Pustular psoriasis: A distinct aetiopathogenic and clinical entity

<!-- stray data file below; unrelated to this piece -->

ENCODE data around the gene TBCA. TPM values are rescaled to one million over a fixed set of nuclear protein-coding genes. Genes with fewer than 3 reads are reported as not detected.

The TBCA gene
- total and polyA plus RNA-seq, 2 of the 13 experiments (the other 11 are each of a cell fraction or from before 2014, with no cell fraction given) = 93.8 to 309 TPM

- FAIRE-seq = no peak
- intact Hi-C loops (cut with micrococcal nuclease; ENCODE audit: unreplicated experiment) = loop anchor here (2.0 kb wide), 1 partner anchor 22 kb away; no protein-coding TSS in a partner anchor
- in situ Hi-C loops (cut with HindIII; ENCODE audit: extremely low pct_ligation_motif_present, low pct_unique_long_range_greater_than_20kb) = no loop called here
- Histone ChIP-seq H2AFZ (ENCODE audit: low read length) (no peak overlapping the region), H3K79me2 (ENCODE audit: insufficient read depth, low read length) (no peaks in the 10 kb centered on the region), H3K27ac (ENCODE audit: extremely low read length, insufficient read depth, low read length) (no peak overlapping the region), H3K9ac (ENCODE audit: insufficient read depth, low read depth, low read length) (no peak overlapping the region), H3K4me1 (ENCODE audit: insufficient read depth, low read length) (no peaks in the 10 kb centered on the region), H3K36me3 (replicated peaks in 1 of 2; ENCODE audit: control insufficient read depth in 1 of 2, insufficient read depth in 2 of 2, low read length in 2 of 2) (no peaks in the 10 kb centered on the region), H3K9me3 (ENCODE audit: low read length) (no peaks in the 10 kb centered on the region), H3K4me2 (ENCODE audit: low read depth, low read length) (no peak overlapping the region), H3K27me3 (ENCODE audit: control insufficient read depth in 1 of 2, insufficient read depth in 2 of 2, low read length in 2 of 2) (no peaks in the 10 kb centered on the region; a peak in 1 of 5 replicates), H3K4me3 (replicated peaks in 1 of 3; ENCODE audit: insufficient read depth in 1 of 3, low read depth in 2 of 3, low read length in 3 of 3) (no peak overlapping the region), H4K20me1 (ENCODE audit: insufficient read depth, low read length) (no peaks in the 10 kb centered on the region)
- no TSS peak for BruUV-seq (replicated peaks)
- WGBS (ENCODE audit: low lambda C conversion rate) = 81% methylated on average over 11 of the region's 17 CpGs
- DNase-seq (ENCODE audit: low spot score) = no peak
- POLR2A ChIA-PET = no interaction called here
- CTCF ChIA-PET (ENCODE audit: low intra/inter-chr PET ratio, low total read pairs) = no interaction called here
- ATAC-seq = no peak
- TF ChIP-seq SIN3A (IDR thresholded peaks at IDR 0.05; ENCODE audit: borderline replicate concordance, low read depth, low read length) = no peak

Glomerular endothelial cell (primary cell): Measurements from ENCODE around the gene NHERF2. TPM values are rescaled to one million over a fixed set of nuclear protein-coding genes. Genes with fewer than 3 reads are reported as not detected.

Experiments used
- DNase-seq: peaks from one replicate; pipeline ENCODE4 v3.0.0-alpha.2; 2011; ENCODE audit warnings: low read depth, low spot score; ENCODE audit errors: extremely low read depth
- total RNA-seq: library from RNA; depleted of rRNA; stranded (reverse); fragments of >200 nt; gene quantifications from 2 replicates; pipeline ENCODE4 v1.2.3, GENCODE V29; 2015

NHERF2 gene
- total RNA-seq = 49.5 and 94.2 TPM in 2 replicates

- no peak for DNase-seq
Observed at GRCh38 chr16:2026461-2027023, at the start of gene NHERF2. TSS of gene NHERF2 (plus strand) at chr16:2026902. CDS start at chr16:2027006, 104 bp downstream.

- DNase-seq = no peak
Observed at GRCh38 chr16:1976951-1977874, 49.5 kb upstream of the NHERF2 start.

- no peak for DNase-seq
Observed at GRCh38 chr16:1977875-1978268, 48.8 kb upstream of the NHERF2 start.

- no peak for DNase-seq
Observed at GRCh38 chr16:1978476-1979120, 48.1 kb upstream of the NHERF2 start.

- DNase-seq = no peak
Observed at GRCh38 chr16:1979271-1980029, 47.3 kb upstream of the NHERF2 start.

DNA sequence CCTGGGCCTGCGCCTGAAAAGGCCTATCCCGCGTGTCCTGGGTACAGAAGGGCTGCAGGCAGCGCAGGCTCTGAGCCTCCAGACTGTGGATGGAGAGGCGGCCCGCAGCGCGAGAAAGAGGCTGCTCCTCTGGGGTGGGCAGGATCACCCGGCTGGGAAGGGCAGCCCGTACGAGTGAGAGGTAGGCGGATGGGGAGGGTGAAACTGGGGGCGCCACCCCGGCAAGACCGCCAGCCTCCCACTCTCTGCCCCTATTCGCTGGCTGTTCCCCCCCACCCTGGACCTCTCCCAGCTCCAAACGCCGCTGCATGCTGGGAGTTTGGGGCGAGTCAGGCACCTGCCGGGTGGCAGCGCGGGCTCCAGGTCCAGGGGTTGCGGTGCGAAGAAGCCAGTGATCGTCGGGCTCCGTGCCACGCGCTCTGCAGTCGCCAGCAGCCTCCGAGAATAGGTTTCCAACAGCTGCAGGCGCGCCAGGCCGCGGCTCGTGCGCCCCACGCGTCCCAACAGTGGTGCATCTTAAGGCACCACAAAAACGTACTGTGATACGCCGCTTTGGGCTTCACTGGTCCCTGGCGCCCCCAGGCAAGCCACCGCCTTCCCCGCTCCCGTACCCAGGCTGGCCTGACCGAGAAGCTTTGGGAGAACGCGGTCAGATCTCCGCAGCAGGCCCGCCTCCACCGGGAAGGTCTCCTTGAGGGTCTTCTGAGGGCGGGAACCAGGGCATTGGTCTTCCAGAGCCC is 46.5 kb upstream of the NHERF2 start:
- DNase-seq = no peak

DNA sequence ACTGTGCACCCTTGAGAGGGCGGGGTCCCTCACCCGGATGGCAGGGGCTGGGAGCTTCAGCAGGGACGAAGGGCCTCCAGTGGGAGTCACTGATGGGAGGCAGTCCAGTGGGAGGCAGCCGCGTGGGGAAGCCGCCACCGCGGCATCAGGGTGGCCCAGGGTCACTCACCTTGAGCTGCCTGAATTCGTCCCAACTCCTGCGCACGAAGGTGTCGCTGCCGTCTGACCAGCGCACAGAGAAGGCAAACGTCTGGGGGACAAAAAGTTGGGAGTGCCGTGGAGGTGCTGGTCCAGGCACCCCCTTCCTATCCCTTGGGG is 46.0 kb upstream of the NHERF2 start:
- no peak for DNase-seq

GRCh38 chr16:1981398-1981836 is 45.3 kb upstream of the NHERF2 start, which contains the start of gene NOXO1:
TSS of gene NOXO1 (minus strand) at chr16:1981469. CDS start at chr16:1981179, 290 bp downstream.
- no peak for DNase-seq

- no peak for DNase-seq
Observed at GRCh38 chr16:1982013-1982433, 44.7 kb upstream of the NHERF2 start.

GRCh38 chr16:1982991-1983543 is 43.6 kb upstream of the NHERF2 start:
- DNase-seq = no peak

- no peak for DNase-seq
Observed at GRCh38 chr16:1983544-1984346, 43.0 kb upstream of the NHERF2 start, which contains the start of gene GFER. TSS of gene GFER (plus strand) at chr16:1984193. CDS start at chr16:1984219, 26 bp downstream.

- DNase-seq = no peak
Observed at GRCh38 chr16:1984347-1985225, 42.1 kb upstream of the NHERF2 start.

Pustular psoriasis is a distinct subset of psoriasis that presents with involvement of the skin in the form of sterile pustules along with systemic manifestations. Though it has been conventionally grouped under the umbrella of psoriasis, recent research has shed light on its pathogenetic mechanisms associated with the IL-36 pathway, which is distinct from conventional psoriasis. Pustular psoriasis in itself is a heterogeneous entity consisting of various subtypes, including generalized, localized, acute, and chronic forms. There is confusion regarding its current classification as entities like deficiency of IL-36 antagonist (DITRA) which are closely related to pustular psoriasis both in their pathogenetic mechanism and its clinical manifestations, are not included under pustular psoriasis. Entities like palmoplantar pustulosis, which presents with similar clinical features but is pathogenetically distinct from other forms of pustular psoriasis, are included under this condition. Management of pustular psoriasis depends upon its severity; while some of the localized variants can be managed with topical therapy alone, the generalized variants like Von Zumbusch disease and impetigo herpetiformis may need intensive care unit admission and tailor-made treatment protocols. The advent of newer biologics and better insight into the pathogenesis of pustular psoriasis has opened the way for newer therapies, including tumor necrosis factor-alpha inhibitors, interleukin-1 inhibitors, interleukin-17 inhibitors, and granulocyte monocyte apheresis. It continues to be an enigma whether pustular psoriasis is actually a variant of psoriasis or an entirely different disease entity, though we feel that it is an entirely different disease process.
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